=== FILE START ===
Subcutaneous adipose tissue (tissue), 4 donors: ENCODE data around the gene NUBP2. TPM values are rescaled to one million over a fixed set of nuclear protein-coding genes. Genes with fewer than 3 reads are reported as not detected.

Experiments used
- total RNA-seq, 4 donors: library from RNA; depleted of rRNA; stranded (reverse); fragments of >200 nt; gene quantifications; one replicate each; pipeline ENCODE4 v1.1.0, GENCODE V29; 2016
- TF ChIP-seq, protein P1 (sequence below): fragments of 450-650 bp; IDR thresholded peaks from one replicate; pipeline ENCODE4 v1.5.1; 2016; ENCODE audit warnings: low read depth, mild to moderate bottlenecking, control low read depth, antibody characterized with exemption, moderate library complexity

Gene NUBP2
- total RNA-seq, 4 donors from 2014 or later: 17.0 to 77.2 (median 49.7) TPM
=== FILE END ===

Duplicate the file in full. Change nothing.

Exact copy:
Subcutaneous adipose tissue (tissue), 4 donors: ENCODE data around the gene NUBP2. TPM values are rescaled to one million over a fixed set of nuclear protein-coding genes. Genes with fewer than 3 reads are reported as not detected.

Experiments used
- total RNA-seq, 4 donors: library from RNA; depleted of rRNA; stranded (reverse); fragments of >200 nt; gene quantifications; one replicate each; pipeline ENCODE4 v1.1.0, GENCODE V29; 2016
- TF ChIP-seq, protein P1 (sequence below): fragments of 450-650 bp; IDR thresholded peaks from one replicate; pipeline ENCODE4 v1.5.1; 2016; ENCODE audit warnings: low read depth, mild to moderate bottlenecking, control low read depth, antibody characterized with exemption, moderate library complexity

Gene NUBP2
- total RNA-seq, 4 donors from 2014 or later: 17.0 to 77.2 (median 49.7) TPM